Ir­ish am­bas­sador vis­its SDG

The Glengarry News - - News -


News Staff The or­ga­niz­ing com­mit­tee that brought Ir­ish Am­bas­sador Jim Kelly into SDG last Fri­day could not have picked a more ap­pro­pri­ate day than Sept. 21.

For one thing, it fell on the oneyear an­niver­sary of the Com­pre­hen­sive Eco­nomic and Trade Agree­ment ( CETA) be­tween Canada and the Euro­pean Union. For an­other, it rained heav­ily that day, which must have re­minded Mr. Kelly of his na­tive Ire­land.

Mr. Kelly didn’t men­tion the rain in his speech to a crowd of about 200 at the Corn­wall Golf

and Coun­try Club on Fri­day morn­ing, but he did talk about CETA and Canada’s long re­la­tion­ship with the Ir­ish.

The am­bas­sador spoke briefly about the cur­rent NAFTA ne­go­ti­a­tions, men­tion­ing how Canada cur­rently ships 75 per cent of its ex­ports to the United States and how that could be jeop­ar­dized by Amer­i­can tar­iffs. Then he men­tioned CETA as a so­lu­tion.

“Canada is look­ing at other trad­ing part­ners,” he said, adding that Brexit is also prompt­ing Euro­pean coun­tries, like Ire­land, to seek trade part­ners too.

In­deed, he says that Canada is

al­ready em­brac­ing the Emer­ald Isle and that there has been an in­crease in the num­ber of flights back and forth be­tween the two coun­tries.

He says that Ire­land’s largely an­glo­phone pop­u­la­tion and its knowl­edge-based cul­ture has made it an ideal spot for Cana­dian com­pa­nies look­ing to open of­fices in Europe.

Mr. Kelly also spoke pas­sion­ately about the Celtic cul­ture he saw that day in SDG. He spoke about the Ir­ish Potato Famine, which killed a mil­lion Ir­ish res­i­dents in the 1840s and caused an­other mil­lion to leave as refugees.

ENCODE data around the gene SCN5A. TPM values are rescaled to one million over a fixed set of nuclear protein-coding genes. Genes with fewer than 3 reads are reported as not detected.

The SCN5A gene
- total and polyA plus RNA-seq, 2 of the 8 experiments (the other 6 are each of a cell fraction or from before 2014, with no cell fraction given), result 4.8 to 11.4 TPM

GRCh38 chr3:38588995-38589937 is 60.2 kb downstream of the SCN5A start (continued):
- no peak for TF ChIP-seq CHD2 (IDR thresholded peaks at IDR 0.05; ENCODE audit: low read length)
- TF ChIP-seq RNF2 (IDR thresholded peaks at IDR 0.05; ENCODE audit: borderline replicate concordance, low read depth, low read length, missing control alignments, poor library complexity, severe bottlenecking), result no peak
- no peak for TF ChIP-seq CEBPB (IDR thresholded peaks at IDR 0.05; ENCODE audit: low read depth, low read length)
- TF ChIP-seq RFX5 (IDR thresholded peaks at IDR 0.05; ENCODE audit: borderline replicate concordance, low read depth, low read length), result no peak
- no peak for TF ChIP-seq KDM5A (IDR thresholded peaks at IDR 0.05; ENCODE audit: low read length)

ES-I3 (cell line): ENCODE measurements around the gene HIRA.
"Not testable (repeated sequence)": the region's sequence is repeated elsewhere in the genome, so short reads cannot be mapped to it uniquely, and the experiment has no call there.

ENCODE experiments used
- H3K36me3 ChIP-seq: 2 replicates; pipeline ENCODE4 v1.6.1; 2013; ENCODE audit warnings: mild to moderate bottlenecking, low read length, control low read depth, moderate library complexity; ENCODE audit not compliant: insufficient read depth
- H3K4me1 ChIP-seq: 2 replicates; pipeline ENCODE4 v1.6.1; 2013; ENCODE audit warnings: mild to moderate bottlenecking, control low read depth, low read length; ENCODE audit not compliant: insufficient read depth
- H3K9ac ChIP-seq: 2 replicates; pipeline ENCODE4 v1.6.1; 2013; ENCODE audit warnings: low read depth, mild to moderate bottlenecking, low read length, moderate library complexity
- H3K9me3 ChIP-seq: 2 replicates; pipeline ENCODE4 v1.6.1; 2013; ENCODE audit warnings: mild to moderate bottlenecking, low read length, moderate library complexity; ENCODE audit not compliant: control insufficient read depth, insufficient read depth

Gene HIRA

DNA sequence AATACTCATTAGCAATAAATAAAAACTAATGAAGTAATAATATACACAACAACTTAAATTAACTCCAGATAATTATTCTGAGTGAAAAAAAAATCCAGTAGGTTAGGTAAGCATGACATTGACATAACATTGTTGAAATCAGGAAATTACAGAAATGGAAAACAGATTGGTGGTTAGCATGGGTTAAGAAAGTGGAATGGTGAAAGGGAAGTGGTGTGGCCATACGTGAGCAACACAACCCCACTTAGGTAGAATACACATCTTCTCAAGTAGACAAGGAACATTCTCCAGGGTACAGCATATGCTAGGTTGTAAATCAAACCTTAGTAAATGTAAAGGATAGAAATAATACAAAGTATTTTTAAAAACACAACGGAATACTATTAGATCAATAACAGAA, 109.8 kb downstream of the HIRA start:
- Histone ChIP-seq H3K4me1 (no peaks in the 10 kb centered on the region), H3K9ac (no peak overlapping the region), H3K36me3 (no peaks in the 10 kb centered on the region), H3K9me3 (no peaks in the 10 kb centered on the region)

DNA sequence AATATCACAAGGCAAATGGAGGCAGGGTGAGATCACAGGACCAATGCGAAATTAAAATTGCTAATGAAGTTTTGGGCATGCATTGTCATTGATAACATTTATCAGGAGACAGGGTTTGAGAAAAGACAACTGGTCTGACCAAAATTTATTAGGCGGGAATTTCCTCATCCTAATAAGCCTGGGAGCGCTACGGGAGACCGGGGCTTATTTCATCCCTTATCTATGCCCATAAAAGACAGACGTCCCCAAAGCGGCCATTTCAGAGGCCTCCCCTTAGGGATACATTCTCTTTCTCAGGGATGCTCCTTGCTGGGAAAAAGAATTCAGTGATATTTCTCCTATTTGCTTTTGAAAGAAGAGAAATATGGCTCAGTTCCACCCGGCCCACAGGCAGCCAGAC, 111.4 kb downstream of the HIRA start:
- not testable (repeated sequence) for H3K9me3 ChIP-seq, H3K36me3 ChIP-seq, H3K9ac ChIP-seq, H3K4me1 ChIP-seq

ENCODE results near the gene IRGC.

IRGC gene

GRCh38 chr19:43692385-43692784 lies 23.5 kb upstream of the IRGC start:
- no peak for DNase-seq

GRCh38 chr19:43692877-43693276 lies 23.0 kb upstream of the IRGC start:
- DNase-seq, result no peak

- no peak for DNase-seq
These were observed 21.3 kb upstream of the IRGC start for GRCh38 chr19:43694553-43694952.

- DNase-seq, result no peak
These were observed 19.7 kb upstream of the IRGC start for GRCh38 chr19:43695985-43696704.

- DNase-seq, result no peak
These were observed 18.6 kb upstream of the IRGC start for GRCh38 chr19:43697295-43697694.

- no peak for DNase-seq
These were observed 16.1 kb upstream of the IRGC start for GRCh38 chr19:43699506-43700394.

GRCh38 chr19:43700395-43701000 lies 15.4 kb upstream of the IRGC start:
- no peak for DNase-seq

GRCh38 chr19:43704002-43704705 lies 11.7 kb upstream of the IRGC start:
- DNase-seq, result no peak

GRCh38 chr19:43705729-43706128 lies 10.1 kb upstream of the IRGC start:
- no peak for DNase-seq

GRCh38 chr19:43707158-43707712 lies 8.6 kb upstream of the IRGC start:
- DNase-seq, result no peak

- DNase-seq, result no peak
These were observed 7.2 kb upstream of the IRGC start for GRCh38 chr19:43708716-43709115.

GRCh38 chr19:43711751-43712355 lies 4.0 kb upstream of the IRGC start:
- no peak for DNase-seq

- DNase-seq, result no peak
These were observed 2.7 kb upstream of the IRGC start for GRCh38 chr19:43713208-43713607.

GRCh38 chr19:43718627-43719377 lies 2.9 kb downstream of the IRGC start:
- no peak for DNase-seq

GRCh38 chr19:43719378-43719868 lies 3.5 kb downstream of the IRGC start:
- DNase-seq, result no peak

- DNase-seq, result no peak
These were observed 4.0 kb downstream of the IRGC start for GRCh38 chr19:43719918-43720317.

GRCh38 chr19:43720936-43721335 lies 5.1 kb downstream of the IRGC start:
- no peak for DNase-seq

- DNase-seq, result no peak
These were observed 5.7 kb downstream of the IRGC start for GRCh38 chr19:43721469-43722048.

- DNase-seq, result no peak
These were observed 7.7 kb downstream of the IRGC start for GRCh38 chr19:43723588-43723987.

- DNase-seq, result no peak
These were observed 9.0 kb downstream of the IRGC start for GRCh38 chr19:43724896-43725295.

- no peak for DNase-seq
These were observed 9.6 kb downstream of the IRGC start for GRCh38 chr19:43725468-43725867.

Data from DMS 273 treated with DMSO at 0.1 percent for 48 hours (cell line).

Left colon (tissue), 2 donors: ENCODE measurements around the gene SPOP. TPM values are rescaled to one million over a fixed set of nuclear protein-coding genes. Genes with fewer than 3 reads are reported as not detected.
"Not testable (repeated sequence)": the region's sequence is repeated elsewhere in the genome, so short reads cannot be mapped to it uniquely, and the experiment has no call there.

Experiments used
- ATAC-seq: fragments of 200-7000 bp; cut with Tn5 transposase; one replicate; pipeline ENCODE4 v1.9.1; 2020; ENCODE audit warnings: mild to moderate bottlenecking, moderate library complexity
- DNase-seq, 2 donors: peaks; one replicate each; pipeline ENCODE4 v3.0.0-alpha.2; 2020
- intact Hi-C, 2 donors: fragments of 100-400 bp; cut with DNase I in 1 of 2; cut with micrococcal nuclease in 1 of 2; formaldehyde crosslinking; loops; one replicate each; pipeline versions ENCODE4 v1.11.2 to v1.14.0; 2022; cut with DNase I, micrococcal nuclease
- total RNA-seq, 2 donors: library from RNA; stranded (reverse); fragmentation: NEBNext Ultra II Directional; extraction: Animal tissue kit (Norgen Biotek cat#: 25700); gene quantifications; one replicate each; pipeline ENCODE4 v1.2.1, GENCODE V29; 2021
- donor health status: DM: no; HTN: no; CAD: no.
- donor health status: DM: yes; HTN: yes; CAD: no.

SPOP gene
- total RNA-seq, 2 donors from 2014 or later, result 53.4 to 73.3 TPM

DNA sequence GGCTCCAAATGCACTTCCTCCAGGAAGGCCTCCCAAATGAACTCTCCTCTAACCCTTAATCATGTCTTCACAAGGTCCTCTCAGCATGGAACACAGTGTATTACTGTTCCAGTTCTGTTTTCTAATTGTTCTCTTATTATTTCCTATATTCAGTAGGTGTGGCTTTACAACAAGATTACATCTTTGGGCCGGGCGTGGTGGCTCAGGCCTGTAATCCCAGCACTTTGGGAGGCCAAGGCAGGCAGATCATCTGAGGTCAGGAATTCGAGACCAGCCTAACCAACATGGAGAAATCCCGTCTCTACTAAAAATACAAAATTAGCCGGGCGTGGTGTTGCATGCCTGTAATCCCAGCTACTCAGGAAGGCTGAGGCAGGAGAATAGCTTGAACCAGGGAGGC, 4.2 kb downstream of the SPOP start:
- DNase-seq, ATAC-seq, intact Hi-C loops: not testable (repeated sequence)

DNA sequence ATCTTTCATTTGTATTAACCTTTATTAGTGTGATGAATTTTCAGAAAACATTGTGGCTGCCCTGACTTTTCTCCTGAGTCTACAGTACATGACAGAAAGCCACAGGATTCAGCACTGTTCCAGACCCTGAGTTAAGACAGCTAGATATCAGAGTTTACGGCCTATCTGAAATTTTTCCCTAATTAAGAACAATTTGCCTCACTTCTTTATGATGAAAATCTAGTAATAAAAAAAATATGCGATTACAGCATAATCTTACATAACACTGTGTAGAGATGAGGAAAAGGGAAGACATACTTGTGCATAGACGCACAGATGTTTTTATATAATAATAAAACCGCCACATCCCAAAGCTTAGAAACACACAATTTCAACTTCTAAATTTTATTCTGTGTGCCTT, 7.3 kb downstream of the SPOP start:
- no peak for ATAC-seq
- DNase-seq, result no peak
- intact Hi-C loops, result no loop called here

“Ire­land was the world’s

refugee cri­sis of the mid-19th cen­tury,” he said. “The Cana­di­ans were gen­er­ous in help­ing peo­ple who had a dis­ease that couldn’t be cured.”

Mr. Kelly fur­ther noted that the Mo­hawk peo­ple were among the first to step for­ward and of­fer help to the refugees.

Ear­lier that day, Mr. Kelly, along with an en­tourage of lo­cal politi­cians and com­mu­nity mem­bers, vis­ited the Corn­wall mon­u­ment that pays trib­ute to the about 250 Ir­ish who died here as a re­sult of the famine. It was an ex­pe­ri­ence he de­scribed as “very mov­ing.”

The am­bas­sador’s visit was made pos­si­ble, in part, through the hard work of an in­for­mal group of lo­cal busi­ness peo­ple and farmers whose man­date is to do a bet­ter job of mar­ket­ing the re­gion.

Group mem­ber Eleanor McGrath says she got the idea in June while at­tend­ing a meet­ing at St. Lawrence Col­lege, where she learned that the in­sti­tu­tion has links to five uni­ver­si­ties in Ire­land.

“We knew the Ir­ish am­bas­sador from other func­tions,” she says. “That day, I con­nected the am­bas­sador with Deb Stada, the col­lege’s dean.“

She says that from there, the trip blos­somed and the group made that the area's con­nec­tion to Ire­land could be pro­moted and ex­plored. She was de­lighted that the am­bas­sador ded­i­cated an en­tire day to his visit.


AM­BAS­SADOR VISIT: Ir­ish Am­bas­sador Jim Kelly speaks to a crowd at the Corn­wall Golf and Coun­try Club on Fri­day morn­ing. Shown in the back­ground are United Coun­ties of SDG War­den Ian McLeod and Stor­mont-Dun­das-South Glen­garry MP Guy Lau­zon.

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